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Unchartered territory: nutria migrating across the James River, causing serious environmental issues

The pesky rodent could be on the verge of a population boom near the Peninsula.

NORFOLK, Va. — Nutria isn’t new to Hampton Roads.

The pesky rodents feast on wetlands, destroying a lot of what keeps shorelines protected against erosion.

Up until now, they’ve been contained, for the most part, to the Southside. But now there are reports of the rodent crossing the James River onto the Peninsula.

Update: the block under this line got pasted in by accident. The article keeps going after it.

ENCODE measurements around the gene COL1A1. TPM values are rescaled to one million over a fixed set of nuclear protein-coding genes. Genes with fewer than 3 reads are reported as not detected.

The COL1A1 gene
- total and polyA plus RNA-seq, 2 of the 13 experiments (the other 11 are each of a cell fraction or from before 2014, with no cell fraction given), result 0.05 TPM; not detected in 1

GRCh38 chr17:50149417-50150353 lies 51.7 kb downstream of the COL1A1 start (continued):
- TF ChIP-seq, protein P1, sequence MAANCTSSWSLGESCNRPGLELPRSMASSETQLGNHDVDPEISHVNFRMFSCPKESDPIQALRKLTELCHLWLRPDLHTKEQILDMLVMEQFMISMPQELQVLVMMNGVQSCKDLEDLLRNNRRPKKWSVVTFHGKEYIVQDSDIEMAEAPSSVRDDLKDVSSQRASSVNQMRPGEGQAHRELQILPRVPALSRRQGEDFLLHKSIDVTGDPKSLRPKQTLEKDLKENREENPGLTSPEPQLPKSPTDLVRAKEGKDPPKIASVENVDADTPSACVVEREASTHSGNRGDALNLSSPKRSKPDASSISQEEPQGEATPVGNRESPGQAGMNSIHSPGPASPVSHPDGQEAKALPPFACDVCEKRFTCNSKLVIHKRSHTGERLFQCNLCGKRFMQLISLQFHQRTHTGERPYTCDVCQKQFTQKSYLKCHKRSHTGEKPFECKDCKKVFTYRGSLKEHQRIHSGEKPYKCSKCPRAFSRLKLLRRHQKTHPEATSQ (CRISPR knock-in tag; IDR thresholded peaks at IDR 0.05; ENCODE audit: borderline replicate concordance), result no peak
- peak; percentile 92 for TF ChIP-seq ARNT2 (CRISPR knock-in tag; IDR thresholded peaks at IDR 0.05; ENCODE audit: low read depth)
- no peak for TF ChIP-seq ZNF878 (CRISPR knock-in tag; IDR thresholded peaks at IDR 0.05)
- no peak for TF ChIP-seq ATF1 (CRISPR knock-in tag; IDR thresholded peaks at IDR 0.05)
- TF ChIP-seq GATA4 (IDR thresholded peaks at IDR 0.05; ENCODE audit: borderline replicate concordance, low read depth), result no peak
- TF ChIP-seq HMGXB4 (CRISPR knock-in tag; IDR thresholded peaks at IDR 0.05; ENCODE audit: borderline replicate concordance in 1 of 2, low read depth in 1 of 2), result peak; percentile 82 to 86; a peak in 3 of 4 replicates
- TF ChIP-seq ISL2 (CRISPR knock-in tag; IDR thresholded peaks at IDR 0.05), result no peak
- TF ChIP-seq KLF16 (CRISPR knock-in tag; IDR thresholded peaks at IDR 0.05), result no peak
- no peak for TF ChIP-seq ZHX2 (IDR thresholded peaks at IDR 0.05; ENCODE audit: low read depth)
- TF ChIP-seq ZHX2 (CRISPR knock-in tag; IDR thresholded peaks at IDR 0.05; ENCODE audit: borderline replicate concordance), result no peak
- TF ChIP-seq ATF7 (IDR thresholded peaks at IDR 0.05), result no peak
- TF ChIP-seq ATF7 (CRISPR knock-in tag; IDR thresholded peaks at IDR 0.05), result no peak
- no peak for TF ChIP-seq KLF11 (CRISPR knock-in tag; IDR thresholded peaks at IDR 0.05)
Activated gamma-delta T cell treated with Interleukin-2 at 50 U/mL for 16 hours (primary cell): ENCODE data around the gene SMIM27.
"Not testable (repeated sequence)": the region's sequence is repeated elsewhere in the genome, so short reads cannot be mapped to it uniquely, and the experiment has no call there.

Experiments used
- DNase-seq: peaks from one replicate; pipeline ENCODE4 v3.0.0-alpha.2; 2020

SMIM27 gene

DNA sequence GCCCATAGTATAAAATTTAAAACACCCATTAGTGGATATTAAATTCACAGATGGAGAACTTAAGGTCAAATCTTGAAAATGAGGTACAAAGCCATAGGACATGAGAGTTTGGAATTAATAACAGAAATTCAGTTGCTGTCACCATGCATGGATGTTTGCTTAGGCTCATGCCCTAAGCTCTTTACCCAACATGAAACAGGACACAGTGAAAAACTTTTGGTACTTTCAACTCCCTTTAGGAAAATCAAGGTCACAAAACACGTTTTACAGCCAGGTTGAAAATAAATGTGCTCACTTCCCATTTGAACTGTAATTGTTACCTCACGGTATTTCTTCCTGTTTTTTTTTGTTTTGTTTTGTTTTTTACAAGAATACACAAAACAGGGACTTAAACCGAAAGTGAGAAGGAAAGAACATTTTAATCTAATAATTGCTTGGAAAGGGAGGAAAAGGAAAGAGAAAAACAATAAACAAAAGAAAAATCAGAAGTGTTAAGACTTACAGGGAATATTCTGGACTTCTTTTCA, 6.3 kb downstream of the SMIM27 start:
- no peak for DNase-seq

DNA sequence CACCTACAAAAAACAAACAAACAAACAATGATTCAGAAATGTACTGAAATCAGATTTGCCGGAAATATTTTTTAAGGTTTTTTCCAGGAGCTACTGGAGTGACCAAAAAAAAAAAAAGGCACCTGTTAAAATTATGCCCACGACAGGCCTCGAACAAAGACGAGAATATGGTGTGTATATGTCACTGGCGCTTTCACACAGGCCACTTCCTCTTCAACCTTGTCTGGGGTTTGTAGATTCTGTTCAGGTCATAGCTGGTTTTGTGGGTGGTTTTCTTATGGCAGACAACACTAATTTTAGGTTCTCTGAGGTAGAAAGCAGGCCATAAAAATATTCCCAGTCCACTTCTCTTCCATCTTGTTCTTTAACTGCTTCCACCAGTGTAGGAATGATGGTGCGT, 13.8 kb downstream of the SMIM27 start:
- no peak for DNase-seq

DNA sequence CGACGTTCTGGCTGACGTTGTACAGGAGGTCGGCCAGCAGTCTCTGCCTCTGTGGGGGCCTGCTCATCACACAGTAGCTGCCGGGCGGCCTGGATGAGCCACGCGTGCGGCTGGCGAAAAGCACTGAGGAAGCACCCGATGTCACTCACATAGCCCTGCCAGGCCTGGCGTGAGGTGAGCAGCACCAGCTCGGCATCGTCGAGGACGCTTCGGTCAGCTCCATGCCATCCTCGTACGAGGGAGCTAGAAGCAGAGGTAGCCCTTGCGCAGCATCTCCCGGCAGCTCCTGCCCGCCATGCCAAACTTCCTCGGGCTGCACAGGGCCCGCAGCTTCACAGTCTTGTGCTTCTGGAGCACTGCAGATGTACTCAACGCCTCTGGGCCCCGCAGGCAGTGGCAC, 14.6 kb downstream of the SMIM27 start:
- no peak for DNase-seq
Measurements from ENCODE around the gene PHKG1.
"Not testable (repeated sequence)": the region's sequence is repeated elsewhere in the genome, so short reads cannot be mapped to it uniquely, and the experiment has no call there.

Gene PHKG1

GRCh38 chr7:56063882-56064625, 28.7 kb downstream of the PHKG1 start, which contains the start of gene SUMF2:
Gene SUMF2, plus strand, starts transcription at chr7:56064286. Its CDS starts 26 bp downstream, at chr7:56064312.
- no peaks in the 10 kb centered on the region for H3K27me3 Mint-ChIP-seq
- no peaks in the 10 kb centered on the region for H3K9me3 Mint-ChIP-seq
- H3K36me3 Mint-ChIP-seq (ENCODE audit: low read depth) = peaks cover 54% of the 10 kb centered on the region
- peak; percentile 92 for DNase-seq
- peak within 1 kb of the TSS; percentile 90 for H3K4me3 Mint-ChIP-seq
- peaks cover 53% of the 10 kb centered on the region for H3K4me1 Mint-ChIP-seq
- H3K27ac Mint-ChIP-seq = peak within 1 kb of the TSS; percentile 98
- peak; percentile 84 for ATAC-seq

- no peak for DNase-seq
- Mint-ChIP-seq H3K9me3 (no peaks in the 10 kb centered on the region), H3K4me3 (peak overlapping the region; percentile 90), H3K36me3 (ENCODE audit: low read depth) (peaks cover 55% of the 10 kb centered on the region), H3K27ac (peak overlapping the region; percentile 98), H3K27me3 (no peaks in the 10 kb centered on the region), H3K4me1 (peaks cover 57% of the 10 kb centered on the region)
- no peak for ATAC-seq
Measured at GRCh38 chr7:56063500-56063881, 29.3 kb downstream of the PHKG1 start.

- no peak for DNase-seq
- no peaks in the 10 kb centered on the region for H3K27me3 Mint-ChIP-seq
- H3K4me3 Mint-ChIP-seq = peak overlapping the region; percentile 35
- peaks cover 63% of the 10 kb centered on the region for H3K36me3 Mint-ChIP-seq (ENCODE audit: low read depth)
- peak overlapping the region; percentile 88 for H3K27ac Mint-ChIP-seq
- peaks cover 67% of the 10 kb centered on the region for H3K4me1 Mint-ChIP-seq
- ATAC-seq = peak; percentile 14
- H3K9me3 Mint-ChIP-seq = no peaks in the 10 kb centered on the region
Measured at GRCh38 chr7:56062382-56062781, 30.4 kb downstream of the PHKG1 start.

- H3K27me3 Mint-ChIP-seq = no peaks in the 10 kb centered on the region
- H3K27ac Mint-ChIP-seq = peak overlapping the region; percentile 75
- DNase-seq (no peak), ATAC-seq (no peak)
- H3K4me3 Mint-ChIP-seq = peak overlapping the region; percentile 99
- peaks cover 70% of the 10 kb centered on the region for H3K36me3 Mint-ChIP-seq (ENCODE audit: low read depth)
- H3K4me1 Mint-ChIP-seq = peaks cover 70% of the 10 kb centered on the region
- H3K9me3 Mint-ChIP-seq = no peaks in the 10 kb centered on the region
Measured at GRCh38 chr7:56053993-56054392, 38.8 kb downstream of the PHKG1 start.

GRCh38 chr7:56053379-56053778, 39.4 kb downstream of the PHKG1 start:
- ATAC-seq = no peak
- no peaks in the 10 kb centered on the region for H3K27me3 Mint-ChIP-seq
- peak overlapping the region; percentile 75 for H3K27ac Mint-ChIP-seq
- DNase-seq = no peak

Unlike muskrats, nutria munch all the way down to the roots of plants, consuming a quarter of their body weight every day. That kind of appetite and destruction wipes out critical feeding grounds for the ecosystem, preventing shorelines from absorbing the effects of sea-level rise.

Unfortunately, the conditions north of the James River are much better for nutria, something that could make them difficult to control.

According to biologists with the Virginia Department of Wildlife Resources, one nutria can turn into 100,000 of them in just five years.